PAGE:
Example:

Organize a selfie campaign around elections to create brand and name awareness. It could be funny, inspiring, or informative. The main objective is to connect with as many students as you can and bridge your online and in-person community.

Plan specific times to explore campus: visit different resource spaces, offices, and student group meetings. Ask to speak for a few minutes to share your campaign platform.

Your Thoughts!

No matter the turnout of the election, use the ideas you’ve come up with to make your campus better. If you don’t win the spot, don’t feel your energy has been wasted, use the ideas and conservations to propel movement to make changes. You don’t have to be in the seat of Student Body President for your voice to be heard.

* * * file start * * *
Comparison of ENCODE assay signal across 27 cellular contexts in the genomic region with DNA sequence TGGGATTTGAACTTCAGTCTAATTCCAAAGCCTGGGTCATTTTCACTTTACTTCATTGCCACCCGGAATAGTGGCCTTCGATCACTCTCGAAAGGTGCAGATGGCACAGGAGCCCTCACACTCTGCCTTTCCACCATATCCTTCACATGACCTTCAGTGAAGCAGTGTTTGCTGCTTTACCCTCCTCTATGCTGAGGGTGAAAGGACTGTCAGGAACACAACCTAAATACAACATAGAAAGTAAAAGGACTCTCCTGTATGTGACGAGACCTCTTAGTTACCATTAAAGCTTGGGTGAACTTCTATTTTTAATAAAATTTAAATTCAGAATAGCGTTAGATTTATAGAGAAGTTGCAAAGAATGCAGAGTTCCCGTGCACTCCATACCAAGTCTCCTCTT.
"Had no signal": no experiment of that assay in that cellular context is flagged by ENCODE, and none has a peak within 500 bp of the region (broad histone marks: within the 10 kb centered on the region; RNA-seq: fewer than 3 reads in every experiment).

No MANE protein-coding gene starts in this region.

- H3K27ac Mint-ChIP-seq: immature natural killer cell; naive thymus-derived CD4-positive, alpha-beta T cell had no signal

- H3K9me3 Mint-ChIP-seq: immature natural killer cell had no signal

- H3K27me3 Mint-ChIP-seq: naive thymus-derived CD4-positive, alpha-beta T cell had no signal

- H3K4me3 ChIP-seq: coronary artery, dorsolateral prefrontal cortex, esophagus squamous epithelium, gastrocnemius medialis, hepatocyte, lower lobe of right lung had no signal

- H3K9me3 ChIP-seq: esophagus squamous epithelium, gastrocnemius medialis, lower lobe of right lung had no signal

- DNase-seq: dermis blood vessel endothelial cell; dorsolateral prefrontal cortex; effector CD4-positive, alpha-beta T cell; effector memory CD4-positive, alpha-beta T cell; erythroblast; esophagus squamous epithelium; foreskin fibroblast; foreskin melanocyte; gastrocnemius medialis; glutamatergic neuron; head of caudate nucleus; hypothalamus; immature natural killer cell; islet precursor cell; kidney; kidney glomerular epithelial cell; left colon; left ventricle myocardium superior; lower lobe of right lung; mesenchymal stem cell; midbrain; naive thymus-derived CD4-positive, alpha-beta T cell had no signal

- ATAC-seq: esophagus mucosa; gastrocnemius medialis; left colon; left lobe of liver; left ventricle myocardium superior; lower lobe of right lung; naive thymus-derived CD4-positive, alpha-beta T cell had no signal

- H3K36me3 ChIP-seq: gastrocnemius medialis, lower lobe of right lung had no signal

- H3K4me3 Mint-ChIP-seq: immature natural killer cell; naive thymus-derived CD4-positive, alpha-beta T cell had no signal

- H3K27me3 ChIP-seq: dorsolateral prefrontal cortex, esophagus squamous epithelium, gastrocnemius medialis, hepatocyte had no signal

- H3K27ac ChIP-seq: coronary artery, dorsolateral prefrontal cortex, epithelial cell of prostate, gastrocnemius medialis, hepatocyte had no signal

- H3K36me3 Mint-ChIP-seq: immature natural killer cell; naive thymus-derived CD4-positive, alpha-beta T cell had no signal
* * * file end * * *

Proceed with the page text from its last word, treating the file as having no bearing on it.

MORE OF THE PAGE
What are some tried-and-true practices you’ve utilized in organizing campus elections?

How have you differentiated yourself from the crowd when running your campus campaign?

We’d love to hear from you! Connect with us at @HelloPresence to continue the conversation.

Thanks for reading,

P.S. Thank you Christian Haas, our Engagement Specialist and Presence team member, for best practices when it comes to Student Government Elections and campaigns.

Kayley Robsham

About the author: Kayley Robsham is the former Community Engagement Manager at Presence, the complete student engagement platform. Learn how we can help get your students involved.